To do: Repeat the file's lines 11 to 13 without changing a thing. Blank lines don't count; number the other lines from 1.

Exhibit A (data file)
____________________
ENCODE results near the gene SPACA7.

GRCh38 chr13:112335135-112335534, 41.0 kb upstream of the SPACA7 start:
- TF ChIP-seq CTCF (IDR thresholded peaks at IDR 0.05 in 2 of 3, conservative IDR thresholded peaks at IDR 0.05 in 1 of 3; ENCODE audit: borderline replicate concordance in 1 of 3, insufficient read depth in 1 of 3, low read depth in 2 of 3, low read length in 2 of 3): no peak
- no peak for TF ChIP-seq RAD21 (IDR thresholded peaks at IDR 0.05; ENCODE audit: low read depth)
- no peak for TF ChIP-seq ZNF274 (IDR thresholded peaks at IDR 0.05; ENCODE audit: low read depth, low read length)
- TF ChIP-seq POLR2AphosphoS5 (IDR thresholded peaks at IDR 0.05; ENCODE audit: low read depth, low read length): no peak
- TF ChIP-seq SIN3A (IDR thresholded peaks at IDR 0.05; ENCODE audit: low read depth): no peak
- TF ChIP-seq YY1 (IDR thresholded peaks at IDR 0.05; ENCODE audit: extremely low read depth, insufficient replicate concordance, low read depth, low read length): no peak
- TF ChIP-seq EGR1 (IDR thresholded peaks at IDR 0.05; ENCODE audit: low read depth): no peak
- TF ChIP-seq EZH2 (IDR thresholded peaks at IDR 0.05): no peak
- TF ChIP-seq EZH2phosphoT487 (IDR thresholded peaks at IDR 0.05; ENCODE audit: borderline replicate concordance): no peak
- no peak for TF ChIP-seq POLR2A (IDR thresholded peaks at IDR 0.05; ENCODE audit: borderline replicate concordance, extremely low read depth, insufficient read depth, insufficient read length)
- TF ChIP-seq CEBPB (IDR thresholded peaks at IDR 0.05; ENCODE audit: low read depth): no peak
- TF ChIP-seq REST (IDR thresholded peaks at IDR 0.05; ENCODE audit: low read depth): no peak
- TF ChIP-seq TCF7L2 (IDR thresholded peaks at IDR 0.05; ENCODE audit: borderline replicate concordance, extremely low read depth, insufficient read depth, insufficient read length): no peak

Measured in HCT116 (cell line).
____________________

- TF ChIP-seq EZH2phosphoT487 (IDR thresholded peaks at IDR 0.05; ENCODE audit: borderline replicate concordance): no peak
- no peak for TF ChIP-seq POLR2A (IDR thresholded peaks at IDR 0.05; ENCODE audit: borderline replicate concordance, extremely low read depth, insufficient read depth, insufficient read length)
- TF ChIP-seq CEBPB (IDR thresholded peaks at IDR 0.05; ENCODE audit: low read depth): no peak